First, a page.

As limited supplies of the AstraZeneca vaccine dwindle in local pharmacies, some North Shore residents who don’t want to wait for their age to come up in the public health vaccination program have been hunting down tips on social media and driving to other communities across the Lower Mainland to get their shots.
AstraZeneca vaccines from pharmacies have been available to people 40-65 for the past 10 days. But as demand suddenly spiked among those hoping to get their shots, the amount of vaccine available quickly dwindled.
With no central booking system for the pharmacy shots, local vaccine hunters have been relying on texts from friends, posts on Facebook and Twitter accounts like @VaxHuntersBC to find available appointments.
2 appts AZ 40+ TODAY at 1pm and 4:30pm in South Surrey: https://t.co/5MG3DFLQkX— Vaccine Hunters BC (@VaxHuntersBC) April 29, 2021
“Just hearing that the vaccination centre at Poirier Forum in Coquitlam is accepting walk ins,” wrote one pleased vaccine hunter on a local Facebook site this week.
“I just got myself a shot in North Delta for Friday afternoon,” wrote another.
Kirsten Seuss, a North Vancouver resident who turns 40 this year, said she turned to friends and social media after being unable to find an appointment on the North Shore.
“I’m on tons of wait-lists for closer to home,” she said. “Most of my friends have all gone out and got AstraZeneca.”
Seuss said she found an appointment at a pharmacy in Surrey and plans to drive there to get the shot.
“I definitely had a bit of conflict about whether it was the right thing to do,” she said. But she added while the pop-up clinics were targeted to hot spot area residents, there’s been no indication that’s the case with regular pharmacy appointments.
“I figure I have an appointment now so I might as well go.”
A few people on a local Facebook site also questioned whether North Shore residents should be snapping up vaccine appointments in Fraser Health hot spots – or giving tips to others to do that.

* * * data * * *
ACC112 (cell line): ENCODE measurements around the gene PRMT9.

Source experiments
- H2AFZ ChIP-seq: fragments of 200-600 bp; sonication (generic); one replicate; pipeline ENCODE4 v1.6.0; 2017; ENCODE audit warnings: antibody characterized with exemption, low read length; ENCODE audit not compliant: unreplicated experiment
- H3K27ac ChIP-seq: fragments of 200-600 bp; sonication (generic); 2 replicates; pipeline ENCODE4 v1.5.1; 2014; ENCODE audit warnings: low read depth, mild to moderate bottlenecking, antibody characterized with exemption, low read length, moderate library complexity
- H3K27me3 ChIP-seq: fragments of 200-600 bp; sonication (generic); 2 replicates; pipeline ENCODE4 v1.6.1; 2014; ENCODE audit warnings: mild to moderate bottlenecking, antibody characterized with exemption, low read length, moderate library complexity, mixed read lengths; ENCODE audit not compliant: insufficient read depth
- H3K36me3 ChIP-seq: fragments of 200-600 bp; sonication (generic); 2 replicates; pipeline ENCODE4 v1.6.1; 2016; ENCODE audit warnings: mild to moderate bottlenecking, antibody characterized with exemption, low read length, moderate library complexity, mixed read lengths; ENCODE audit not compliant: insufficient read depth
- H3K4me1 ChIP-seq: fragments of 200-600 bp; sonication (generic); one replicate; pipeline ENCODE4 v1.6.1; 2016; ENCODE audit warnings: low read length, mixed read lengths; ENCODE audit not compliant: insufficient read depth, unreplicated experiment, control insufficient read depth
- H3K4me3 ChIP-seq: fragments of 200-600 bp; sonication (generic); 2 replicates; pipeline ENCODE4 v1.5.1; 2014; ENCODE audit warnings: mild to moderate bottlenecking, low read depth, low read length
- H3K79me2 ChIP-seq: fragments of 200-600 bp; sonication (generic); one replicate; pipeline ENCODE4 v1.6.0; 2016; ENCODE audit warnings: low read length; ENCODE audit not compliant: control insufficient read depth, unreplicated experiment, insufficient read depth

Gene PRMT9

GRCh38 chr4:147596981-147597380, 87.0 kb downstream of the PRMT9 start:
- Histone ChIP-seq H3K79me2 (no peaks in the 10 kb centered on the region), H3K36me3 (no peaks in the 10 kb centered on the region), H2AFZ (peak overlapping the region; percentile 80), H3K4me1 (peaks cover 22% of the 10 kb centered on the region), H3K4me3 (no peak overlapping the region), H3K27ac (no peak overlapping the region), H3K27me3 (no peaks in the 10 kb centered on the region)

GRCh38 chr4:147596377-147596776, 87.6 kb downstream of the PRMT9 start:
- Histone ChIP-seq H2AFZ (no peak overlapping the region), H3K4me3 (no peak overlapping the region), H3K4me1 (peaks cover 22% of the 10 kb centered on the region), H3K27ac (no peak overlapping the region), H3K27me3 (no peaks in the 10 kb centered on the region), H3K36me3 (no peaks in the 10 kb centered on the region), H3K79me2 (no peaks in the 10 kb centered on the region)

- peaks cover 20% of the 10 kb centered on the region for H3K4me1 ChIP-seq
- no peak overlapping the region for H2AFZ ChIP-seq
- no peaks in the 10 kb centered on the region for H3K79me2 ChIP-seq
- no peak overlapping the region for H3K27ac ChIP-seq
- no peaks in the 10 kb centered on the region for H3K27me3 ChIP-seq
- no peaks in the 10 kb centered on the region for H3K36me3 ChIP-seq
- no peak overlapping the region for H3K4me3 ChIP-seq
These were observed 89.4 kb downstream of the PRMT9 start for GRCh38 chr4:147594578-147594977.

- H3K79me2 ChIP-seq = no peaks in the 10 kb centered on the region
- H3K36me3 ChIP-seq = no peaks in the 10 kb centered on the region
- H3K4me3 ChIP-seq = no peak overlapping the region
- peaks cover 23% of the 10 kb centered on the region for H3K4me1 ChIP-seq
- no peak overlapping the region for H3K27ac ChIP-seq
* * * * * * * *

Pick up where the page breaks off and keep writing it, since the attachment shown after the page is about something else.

“I support targeting communities with higher transmission rates. But what is the point of just letting anyone who drives to the clinic get the shot, then?” asked one member of the local COVID information Facebook group.
On Thursday, Dr. Bonnie Henry, the province’s medical health officer, and Health Minister Adrian Dix said there is very little supply of AstraZeneca vaccine left in the province now and none is expected soon.
But supplies of the Pfizer vaccine are expected to increase very soon, said Henry. “In the next month, we expect to receive over one million doses of the Pfizer vaccine. And that means that our age-based program will be accelerated and everybody will get their turn,” she said.
Henry and Dix urged everyone to register for a vaccination on the government website as the most efficient way of getting to book a vaccine appointment.
Everyone aged 18 and over should register for their vaccine now, so you get notified to book an appointment when your turn comes up! It's fast, easy, and you only have to do it once. If you don't have a personal health number, register by phone. https://t.co/RDr3YpsLzS #CovidBC pic.twitter.com/PtYX6JpVMZ— BC Government News (@BCGovNews) April 29, 2021
Public health clinics are currently booking vaccine appointments for people in their late 50s.
A few vaccine hunters also reported they were still able to get one of the rare COVID shots at a local pharmacy.